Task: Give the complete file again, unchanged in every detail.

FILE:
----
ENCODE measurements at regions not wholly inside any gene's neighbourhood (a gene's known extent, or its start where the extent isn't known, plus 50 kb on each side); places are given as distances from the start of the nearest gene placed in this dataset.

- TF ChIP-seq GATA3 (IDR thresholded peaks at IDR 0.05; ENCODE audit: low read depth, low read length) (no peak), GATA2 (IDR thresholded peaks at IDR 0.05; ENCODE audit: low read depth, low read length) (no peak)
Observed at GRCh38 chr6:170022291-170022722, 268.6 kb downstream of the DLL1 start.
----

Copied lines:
ENCODE measurements at regions not wholly inside any gene's neighbourhood (a gene's known extent, or its start where the extent isn't known, plus 50 kb on each side); places are given as distances from the start of the nearest gene placed in this dataset.

- TF ChIP-seq GATA3 (IDR thresholded peaks at IDR 0.05; ENCODE audit: low read depth, low read length) (no peak), GATA2 (IDR thresholded peaks at IDR 0.05; ENCODE audit: low read depth, low read length) (no peak)
Observed at GRCh38 chr6:170022291-170022722, 268.6 kb downstream of the DLL1 start.